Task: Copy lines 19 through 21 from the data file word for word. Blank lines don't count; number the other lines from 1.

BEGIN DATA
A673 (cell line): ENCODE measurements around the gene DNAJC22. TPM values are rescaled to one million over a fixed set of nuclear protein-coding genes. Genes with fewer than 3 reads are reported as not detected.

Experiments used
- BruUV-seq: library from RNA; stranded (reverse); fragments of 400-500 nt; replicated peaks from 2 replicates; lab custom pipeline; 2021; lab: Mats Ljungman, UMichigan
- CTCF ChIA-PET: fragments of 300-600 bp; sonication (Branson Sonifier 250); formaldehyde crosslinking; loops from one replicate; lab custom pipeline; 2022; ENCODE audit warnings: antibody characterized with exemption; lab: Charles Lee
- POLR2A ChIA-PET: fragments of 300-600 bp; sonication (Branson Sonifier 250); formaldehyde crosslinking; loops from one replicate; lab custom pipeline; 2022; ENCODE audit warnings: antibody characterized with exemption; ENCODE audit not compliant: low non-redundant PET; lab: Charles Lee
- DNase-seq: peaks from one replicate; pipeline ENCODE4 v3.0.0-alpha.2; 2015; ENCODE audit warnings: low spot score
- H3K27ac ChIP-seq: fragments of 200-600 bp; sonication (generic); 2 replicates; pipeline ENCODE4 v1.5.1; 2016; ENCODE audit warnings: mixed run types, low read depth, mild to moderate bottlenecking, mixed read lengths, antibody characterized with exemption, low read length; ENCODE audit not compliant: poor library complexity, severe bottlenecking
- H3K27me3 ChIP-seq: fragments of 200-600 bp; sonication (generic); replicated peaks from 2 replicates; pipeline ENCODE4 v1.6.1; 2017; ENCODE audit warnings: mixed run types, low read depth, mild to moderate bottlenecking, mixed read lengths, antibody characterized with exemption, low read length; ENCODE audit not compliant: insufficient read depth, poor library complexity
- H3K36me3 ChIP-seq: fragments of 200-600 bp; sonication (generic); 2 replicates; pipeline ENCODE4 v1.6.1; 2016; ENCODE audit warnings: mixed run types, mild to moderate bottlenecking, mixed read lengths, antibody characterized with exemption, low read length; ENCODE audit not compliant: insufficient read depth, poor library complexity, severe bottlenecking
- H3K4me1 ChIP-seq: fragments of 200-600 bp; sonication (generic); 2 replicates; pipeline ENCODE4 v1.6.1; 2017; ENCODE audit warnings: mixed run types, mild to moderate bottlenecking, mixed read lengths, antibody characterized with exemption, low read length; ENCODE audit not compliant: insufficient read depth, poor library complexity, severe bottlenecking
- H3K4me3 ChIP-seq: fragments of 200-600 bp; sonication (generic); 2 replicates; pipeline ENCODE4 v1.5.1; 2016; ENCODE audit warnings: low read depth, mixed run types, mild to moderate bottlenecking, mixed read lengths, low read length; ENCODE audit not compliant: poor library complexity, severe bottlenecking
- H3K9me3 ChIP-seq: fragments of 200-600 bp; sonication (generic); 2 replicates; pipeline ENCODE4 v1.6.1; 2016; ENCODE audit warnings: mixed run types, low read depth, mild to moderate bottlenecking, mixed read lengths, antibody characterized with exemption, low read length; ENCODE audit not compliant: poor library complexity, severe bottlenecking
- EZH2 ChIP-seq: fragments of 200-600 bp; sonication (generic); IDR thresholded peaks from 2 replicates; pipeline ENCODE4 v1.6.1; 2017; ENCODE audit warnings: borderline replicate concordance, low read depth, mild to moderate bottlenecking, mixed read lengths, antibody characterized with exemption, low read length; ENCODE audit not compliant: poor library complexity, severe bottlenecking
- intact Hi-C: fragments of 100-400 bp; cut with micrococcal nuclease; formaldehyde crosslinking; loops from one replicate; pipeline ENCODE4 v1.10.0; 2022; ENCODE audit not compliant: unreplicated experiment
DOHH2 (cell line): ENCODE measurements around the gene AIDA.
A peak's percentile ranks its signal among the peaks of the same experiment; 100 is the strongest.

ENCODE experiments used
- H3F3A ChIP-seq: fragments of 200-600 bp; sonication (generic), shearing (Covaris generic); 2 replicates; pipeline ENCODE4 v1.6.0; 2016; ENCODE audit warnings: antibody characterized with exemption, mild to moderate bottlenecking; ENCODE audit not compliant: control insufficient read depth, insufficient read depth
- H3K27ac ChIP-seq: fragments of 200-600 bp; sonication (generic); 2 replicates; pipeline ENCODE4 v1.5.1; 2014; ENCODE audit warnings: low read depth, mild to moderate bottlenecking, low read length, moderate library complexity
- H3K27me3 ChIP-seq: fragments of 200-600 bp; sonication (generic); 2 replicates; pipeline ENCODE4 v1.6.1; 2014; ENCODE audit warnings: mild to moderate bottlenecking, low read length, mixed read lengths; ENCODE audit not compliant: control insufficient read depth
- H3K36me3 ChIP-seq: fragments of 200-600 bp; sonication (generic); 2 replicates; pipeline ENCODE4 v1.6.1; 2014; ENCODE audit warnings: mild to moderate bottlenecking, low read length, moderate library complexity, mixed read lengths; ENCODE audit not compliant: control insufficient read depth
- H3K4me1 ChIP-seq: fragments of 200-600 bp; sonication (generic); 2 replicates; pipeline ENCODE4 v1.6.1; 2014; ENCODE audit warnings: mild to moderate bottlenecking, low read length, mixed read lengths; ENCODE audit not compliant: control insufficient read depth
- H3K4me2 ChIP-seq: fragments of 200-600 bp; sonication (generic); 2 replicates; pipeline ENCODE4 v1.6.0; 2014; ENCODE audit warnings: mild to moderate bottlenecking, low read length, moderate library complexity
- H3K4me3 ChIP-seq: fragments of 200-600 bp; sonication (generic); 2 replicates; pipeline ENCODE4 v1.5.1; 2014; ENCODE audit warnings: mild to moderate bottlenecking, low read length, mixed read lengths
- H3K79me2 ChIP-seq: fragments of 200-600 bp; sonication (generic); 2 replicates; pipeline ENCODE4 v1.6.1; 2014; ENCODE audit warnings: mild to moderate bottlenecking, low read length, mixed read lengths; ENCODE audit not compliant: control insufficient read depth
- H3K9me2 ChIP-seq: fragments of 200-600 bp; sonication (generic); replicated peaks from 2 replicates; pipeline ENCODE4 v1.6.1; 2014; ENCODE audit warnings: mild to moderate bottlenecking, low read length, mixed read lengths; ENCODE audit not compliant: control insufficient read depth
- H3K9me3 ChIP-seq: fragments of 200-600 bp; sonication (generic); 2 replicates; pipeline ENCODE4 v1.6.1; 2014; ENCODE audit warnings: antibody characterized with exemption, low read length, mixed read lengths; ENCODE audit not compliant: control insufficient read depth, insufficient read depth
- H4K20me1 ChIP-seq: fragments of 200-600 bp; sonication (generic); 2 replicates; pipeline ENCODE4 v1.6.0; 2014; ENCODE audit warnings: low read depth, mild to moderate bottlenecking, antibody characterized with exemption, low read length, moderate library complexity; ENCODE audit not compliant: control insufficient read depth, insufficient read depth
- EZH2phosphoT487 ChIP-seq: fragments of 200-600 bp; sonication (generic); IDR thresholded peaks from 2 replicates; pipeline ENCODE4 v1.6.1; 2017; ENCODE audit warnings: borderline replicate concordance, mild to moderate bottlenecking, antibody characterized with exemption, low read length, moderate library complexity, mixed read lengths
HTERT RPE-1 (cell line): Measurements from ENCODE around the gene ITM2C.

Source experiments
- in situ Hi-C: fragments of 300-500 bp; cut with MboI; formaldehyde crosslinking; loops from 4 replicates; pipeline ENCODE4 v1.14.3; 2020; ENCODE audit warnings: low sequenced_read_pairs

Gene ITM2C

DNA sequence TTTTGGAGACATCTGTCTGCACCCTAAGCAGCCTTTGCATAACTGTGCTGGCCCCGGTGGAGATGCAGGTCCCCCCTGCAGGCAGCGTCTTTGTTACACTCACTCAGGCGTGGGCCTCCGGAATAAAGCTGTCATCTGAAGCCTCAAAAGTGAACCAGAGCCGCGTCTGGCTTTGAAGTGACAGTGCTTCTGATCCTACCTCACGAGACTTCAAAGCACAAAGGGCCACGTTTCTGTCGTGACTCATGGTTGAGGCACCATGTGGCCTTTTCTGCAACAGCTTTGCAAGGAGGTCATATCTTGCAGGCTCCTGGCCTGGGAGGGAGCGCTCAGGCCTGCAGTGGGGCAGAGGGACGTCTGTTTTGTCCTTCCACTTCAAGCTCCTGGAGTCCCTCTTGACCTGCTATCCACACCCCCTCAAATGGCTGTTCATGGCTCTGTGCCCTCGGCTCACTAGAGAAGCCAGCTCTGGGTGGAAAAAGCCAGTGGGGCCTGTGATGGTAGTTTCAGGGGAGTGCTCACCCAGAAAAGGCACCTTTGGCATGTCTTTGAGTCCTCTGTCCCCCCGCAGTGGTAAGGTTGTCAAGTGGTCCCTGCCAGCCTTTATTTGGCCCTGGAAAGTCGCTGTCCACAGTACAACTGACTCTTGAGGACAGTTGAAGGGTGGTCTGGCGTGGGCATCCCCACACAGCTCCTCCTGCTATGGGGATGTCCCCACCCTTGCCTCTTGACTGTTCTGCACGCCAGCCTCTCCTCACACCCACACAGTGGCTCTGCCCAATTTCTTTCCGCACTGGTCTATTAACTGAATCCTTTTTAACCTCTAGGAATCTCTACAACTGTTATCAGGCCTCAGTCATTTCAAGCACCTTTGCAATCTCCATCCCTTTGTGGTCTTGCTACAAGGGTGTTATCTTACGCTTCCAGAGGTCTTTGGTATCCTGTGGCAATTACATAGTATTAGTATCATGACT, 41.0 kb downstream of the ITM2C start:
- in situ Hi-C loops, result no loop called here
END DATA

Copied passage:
- H3K27ac ChIP-seq: fragments of 200-600 bp; sonication (generic); 2 replicates; pipeline ENCODE4 v1.5.1; 2014; ENCODE audit warnings: low read depth, mild to moderate bottlenecking, low read length, moderate library complexity
- H3K27me3 ChIP-seq: fragments of 200-600 bp; sonication (generic); 2 replicates; pipeline ENCODE4 v1.6.1; 2014; ENCODE audit warnings: mild to moderate bottlenecking, low read length, mixed read lengths; ENCODE audit not compliant: control insufficient read depth
- H3K36me3 ChIP-seq: fragments of 200-600 bp; sonication (generic); 2 replicates; pipeline ENCODE4 v1.6.1; 2014; ENCODE audit warnings: mild to moderate bottlenecking, low read length, moderate library complexity, mixed read lengths; ENCODE audit not compliant: control insufficient read depth